Because the term is used so widely, vegetables that are not nightshades are frequently labeled as such. To set the record straight, here are vegetables that aren't nightshades.

  • Peppercorns like white and black pepper are not nightshades.
  • Sweet potatoes are actually yams and not a nightshade or a potato!
  • Mushrooms are fungi and not nightshades.
  • Onions are not nightshades either.
  • Zucchini is not a nightshade.
  • Cucumbers are not nightshades.
  • Coffee is not a nightshade.
  • Squash is not a nightshade.
  • Blueberries are not nightshades.
  • Okra isn’t a nightshade either.

Generally speaking, most fruits or leafy vegetables aren’t nightshades.

Now that you know how to identify nightshades, let’s get down to the nutrition.

Are Nightshades Healthy For You?

The answer is usually but not always, and it depends on your existing conditions, sensitivities, and allergies.

Nightshades are often discussed in their relationship to autoimmune diseases like inflammatory bowel disease (IBD). Some nutritionists and functional wellness experts believe that eating nightshades can cause inflammation, exacerbate arthritis, and cause damage to the gut, but that is widely disputed[*].

Because potatoes and other nightshades contain solanine, which is an alkaline that is toxic in high concentrations, some nutritionists think repeated exposure to trace amounts of solanine result in inflammation. The plants carry solanine because it acts as a natural defense mechanism against predators[*].

There are also nutritionists who think that lectins (a type of protective protein) found in nightshades are always damaging to the intestines — even when soaking and other cooking methods reduce their potency.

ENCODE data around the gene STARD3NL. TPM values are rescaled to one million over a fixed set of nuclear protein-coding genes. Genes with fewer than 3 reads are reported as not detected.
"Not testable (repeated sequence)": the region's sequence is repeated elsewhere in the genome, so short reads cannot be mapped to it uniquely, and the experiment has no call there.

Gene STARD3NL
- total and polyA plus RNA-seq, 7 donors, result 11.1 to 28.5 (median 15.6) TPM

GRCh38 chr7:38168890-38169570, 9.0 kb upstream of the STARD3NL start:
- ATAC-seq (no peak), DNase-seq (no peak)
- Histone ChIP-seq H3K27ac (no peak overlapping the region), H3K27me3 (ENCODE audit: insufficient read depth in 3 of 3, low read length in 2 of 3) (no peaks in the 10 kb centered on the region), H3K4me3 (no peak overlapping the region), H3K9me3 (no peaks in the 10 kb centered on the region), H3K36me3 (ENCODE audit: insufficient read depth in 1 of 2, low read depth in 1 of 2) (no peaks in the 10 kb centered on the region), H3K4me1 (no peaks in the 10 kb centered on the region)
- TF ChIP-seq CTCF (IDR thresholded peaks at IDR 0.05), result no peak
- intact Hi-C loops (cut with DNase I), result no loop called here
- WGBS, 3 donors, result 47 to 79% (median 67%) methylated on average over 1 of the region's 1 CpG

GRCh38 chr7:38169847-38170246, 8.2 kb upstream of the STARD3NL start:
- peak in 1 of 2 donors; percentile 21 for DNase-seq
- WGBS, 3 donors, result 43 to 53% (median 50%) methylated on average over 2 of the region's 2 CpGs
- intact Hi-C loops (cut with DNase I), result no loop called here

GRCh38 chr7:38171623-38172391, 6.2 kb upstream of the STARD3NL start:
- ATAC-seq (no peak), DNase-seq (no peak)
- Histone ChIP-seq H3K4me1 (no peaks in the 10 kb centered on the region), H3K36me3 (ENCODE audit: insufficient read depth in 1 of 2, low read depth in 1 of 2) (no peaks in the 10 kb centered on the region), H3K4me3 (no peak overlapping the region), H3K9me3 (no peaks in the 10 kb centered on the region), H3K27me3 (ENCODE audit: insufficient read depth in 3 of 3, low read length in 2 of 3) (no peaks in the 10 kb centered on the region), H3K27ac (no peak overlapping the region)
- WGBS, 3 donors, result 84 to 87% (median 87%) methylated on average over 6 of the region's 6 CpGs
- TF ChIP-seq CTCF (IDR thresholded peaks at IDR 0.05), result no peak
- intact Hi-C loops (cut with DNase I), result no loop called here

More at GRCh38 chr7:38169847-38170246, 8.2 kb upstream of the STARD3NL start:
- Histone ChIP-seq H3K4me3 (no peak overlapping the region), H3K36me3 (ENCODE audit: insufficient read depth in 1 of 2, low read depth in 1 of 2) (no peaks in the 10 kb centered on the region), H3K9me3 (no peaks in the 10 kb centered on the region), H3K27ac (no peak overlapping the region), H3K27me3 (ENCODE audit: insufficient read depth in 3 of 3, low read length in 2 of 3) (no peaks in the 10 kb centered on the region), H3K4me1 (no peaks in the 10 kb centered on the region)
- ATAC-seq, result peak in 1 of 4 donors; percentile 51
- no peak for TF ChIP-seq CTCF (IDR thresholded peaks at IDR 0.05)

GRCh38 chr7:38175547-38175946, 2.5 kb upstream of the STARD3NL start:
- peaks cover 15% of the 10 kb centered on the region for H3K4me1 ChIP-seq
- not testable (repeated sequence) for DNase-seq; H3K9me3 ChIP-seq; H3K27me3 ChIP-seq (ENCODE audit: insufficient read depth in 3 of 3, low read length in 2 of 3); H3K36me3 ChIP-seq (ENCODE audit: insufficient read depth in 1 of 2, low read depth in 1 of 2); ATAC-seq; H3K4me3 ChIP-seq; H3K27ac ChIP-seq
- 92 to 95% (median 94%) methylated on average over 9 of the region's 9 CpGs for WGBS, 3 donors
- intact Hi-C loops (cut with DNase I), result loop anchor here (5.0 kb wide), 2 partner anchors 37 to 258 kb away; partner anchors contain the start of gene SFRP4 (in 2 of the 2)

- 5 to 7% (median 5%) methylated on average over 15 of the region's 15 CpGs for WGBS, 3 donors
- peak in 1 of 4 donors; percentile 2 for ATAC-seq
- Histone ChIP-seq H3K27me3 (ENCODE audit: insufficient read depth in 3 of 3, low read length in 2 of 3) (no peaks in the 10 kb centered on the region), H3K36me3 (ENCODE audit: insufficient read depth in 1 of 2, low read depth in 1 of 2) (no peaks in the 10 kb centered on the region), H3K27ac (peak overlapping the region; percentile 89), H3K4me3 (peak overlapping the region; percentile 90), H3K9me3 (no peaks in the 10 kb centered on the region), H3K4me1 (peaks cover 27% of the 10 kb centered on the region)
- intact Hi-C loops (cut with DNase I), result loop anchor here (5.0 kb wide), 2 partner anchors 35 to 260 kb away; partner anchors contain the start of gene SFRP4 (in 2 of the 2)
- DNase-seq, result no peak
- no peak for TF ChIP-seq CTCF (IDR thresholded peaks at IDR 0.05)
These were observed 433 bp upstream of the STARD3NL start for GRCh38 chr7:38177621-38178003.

It gets tricky because certain people do have sensitivities to the nightshade family, but their observed symptoms aren’t proven to be directly because of solanine or lectin.

What Are the Health Benefits of Nightshades?

Nightshades are generally great for you! They are full of fiber, antioxidants, and other beneficial nutrients. Here are a few quick health facts about the most common nightshades.

Eggplant

Eggplant is a fantastic source of dietary fiber. Fiber helps you digest food better and reduces your risk of heart disease[*]. Eggplants are also good sources of potassium, Vitamin B, and Vitamin K.

Tomatoes

Tomatoes are full of great vitamins and minerals like potassium, iron, and zinc. They also contain lycopene, which has been linked to a reduction in inflammation[*], and folate, which is important for tissue growth and cell function.

Potatoes

Potatoes like purple, white, and yellow contain fiber, Vitamin C, and Vitamin B-6. Vitamin B is important for metabolizing carbs and proteins, and Vitamin C aids in collagen production[*].

Bell Peppers

Bell peppers like red are full of nutrients, including Vitamin C, A, and Vitamin B6. Vitamin C is an antioxidant that can help boost your iron absorption, support immune function, help repair cells, and help you produce collagen for healthier bones, skin, and hair[*].

What the Science Says About Nightshades

The literature is often confusing and conflicting, and that's because in some ways the jury is still out on nightshades. We just don't have enough tests on humans to make a sound judgment. With that in mind, here is a brief collection of what science tells us about nightshades.